Pioneer Cemetery, Lebanon, OR 97355
Ray Leonard (February 14, 1849 – January 13, 1921), born Rae, migrated to Oregon with her father in 1889.
Joseph Leonard, boot and shoemaker, and his wife had eight children in Bath, Maine. His eldest daughter, Rae, was the one who took up her father's trade. She went with him to Philadelphia in 1874 where they cobbled for 11 years. They then spent 4 years in Nevada, and finally arrived in Lebanon, Oregon.
By this time, with father's approval, Ray was passing as male. He was apparently a rival for the favors of a lady who used a large ear trumpet, but after the other man moved away, he ceased to call on the lady.
Joseph died in March 1894, and Ray continued the business. He lived in the back of the shop, and went fishing and hunting with other men from the town. The men would gather in his shop in the evenings to tell stories.
A frontier doctor, Dr. Mary Canaga Rowlands, tells what happened in
1911 when Ray was 62:
"As time passed, he became gray and looked quite old, complained of headaches, and often closed his shop at odd hours. Eventually, he began to wander about town at night and seemed disoriented. People who knew him and found him wandering would take him home. Finally, it became necessary to put him in the state hospital. It is customary to strip each patient entering the hospital and give them a bath before they are given quarters. The hospital immediately discovered that Ray Leonard was a woman. After her secret was out Ray made a rapid recovery and came back to Lebanon to live the rest of her life. The authorities made her wear dresses, but she confided to her friends that she wore pants below her dress because her legs got cold. ... Ray looked far more like a man to me than a woman. She would say, "Look at me, Dr. Rowland, do you think I have one feminine feature?" I had to admit that she certainly looked like a man. "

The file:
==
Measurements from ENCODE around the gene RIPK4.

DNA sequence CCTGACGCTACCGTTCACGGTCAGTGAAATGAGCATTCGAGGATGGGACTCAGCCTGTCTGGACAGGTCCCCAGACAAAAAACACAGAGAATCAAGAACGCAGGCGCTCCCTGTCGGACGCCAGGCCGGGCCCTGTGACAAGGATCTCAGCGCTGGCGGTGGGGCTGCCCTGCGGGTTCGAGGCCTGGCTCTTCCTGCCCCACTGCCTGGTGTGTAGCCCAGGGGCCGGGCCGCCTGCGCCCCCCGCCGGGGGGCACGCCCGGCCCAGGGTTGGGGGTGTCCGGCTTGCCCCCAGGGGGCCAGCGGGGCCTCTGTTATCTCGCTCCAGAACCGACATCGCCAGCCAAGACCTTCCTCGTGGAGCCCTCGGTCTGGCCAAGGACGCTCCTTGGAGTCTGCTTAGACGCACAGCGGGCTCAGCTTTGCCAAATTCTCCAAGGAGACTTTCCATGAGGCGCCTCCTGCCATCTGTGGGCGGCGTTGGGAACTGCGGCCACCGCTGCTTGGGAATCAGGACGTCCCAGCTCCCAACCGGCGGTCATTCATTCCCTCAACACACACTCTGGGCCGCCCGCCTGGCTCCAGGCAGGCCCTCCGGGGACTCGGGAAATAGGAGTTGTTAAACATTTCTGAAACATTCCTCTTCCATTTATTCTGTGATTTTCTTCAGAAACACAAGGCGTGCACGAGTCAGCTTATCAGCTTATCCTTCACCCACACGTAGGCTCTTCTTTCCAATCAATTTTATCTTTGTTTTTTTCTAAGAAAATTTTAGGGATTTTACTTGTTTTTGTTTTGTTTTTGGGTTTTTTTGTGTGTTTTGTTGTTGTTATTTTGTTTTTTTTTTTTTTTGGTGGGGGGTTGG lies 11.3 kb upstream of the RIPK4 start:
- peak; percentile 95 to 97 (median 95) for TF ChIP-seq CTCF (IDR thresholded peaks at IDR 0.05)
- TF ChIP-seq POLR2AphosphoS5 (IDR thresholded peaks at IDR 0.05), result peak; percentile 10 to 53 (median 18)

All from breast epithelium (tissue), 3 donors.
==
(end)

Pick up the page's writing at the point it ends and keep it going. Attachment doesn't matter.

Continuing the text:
The men of the town no longer gathered in Ray's shop to tell tales. Ray started to frequent the Christian Science Church, but still went to Dr Rowland when ill.
He is buried at the Pioneer Cemetery in Lebanon. According to residents of Lebanon, Ray “dressed in overalls, and was thought by most who knew her, including the census taker, to be a man.” He died in 1921 – and his newspaper obituary referred to him as a woman.